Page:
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Child 1

“At my age,” the 9-year-old said to me in all seriousness, “I just feel like The Jungle Book is a little silly and childish.”   Ten minutes prior to this statement I had heard him complaining to a girl his age that his mother hadn’t paid his cell phone bill, speaking as if he was always having to check up on her.  The little girl was just as serious as she told him it wasn’t his parents’ job to pay for everything, explaining how much she had saved to get her hair done.  I felt for a moment like I was watching children parody their parents like some kind of juvenile Vaudeville act, but they weren’t, and as that boy looked at me like I was being ridiculous to even suggest cartoons to a person his age I was immediately saddened by what’s happening to the current generation of children.

When I look at children I see two things that stand out.  The first is an amazing culture of unschooling, home schooling, alternative teaching, and children encouraged to do what children do naturally.  They are encouraged to play, to touch, to create, and to use their imaginations.  These are the thinkers and the inventors of tomorrow.  These children will be what pulls us out of the mire someday, because I believe the only thing that will save us as a society is something new, something “outside the box”.  These children, as adults, will be less concerned about the “shoulds” that repeatedly dig our society deeper into the hole.  Instead they will focus on the “cans”, because these children have not been told what their lives “should” look like, only what they “can” if they dare to go after dreams and find ways to make those dreams realities.  These children will be adults who have been given the resources to make their own decisions and the tools to process their emotions.  They are learning to communicate and grow from their mistakes.

The second thing I see scares me a little bit.  I see children with cell phones and tablets who don’t know how to jump rope.  I see children who already believe that “make-believe” is something to eschew for more mature pursuits.  I see children who will someday know the formulas and the codes but never anything else.  I see libraries full of stereo instructions but no fairy tales.  I see children who will never be taught to have a frivolous outlet growing into adults who have no way to release stress or frustration in a healthy manner.  I see decades of the same mistakes being repeated because no one can think of another way of doing things.  These children will be brilliant, able to memorize the patterns and the steps, but they will be stunted when it comes to problem solving and fresh ideas.  They may be self sufficient at a younger age, but they will be emotionally under-developed or possibly emotionally blocked altogether because of the belief that emotions and passion are childish.  They will be able to analyse anything, but feel nothing.  They will not be able to handle change, failure, people who don’t think or act the way they do.  They will have excellent decision making skills and consequence comprehension, but they will not actually be able to think original thoughts.  What we are witnessing is the destruction of imagination on an extremely large scale.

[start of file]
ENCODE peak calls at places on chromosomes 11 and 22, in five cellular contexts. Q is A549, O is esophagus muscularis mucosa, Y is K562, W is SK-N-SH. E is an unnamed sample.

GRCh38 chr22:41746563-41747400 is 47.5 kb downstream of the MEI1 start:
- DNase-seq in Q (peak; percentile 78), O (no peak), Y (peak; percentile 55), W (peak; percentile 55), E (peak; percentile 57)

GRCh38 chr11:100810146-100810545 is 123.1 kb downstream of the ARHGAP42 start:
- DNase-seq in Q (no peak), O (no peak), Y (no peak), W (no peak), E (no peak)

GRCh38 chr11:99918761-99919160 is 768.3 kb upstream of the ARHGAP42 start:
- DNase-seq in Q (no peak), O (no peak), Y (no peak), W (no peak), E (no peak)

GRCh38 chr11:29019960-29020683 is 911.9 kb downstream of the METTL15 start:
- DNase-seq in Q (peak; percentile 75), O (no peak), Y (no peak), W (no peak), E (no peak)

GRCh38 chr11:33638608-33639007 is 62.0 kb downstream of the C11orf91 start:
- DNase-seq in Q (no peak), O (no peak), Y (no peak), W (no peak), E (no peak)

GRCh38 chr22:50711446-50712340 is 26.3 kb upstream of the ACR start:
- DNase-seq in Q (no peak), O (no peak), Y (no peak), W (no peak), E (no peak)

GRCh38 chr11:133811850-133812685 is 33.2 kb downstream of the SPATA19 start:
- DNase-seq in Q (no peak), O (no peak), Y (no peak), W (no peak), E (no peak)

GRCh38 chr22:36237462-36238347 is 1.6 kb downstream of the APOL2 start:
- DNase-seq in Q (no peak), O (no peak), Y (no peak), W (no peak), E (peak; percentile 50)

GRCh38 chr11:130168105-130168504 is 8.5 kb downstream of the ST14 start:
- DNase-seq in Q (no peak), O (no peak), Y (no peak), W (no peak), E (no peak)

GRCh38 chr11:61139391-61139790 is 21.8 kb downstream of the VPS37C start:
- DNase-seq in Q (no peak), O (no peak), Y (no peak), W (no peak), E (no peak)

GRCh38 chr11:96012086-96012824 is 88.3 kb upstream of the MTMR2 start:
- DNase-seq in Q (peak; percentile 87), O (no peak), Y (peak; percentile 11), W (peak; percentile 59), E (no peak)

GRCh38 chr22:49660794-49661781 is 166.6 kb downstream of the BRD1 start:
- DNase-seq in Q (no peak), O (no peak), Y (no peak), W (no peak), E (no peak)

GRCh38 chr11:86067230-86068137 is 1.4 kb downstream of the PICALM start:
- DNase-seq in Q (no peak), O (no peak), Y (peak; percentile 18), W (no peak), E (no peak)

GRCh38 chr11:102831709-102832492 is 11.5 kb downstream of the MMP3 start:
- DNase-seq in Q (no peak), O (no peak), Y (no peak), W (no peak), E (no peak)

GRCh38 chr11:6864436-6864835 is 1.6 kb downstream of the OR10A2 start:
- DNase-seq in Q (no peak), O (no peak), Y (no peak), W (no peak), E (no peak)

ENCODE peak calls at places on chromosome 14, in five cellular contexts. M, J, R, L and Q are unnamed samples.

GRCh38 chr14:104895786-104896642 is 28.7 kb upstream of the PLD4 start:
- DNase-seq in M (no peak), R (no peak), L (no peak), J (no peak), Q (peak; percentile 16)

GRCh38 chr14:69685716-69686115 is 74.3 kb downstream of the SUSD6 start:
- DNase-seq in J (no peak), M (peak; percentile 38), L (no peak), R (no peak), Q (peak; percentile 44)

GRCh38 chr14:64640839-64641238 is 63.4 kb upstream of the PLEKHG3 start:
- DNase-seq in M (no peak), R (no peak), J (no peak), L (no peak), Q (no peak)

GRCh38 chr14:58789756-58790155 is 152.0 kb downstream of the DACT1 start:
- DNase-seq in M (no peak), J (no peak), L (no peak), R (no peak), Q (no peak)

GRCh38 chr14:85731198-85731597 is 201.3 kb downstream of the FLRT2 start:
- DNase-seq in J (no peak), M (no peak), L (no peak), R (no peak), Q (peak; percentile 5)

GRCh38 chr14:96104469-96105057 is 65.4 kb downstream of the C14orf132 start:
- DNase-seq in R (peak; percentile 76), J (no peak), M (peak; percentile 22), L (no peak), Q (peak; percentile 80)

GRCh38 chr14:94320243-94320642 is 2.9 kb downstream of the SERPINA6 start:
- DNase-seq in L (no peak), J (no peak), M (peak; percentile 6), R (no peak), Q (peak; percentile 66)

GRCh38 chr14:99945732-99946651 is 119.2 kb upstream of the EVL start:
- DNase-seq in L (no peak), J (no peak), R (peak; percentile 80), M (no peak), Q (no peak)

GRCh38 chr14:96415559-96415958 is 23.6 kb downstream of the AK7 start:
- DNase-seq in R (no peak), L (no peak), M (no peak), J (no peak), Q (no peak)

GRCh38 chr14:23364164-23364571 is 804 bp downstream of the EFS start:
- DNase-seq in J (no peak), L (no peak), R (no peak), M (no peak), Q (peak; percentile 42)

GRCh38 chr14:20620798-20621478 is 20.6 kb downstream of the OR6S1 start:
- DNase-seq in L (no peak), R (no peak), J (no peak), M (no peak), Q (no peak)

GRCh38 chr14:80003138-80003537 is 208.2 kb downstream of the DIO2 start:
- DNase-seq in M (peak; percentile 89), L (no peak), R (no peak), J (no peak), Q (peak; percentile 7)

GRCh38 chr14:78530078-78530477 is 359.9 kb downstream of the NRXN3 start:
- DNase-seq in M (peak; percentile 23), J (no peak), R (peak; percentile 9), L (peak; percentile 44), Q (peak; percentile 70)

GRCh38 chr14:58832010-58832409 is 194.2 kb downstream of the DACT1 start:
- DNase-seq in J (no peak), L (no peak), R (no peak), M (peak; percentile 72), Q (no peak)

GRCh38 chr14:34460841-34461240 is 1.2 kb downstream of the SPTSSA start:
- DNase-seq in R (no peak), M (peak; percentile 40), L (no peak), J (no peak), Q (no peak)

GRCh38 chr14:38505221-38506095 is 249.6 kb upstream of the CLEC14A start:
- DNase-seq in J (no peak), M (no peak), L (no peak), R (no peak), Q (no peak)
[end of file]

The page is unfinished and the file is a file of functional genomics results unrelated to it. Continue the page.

What remains to be seen is whether or not there is enough balance to keep the world spinning once these children are all grown up.  Will there be a place in it for everyone, and will there be enough of a grey area to not have the two extremes constantly at a stalemate?